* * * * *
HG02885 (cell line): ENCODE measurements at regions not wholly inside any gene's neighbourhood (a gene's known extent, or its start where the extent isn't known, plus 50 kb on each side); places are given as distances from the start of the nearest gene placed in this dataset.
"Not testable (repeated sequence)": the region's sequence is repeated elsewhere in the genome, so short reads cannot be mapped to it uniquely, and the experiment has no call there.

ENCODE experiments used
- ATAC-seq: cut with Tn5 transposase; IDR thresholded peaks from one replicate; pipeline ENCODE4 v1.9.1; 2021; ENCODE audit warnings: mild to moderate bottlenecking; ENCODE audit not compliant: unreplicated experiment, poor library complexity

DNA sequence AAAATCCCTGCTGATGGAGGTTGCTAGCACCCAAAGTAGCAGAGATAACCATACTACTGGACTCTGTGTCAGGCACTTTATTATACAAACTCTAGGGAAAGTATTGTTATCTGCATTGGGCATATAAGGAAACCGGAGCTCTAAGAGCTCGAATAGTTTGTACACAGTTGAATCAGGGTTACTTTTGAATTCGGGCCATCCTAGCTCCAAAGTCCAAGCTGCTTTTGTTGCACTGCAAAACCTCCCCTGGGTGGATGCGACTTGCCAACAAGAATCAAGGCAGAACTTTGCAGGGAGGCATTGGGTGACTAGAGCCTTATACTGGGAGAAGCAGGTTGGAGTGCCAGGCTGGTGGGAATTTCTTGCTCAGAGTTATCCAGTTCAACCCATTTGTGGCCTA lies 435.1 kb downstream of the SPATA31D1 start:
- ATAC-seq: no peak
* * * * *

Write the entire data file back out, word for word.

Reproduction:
HG02885 (cell line): ENCODE measurements at regions not wholly inside any gene's neighbourhood (a gene's known extent, or its start where the extent isn't known, plus 50 kb on each side); places are given as distances from the start of the nearest gene placed in this dataset.
"Not testable (repeated sequence)": the region's sequence is repeated elsewhere in the genome, so short reads cannot be mapped to it uniquely, and the experiment has no call there.

ENCODE experiments used
- ATAC-seq: cut with Tn5 transposase; IDR thresholded peaks from one replicate; pipeline ENCODE4 v1.9.1; 2021; ENCODE audit warnings: mild to moderate bottlenecking; ENCODE audit not compliant: unreplicated experiment, poor library complexity

DNA sequence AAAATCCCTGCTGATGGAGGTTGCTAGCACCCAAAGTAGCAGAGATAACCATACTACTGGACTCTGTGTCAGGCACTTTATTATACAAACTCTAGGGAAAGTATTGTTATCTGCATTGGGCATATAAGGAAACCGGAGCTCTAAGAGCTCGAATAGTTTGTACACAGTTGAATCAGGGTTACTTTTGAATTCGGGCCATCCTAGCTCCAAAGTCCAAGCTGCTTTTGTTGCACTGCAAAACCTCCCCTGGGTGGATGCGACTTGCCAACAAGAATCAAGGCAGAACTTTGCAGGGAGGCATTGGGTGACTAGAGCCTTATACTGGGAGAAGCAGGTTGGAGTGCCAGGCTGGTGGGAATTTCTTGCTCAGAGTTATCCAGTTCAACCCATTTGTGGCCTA lies 435.1 kb downstream of the SPATA31D1 start:
- ATAC-seq: no peak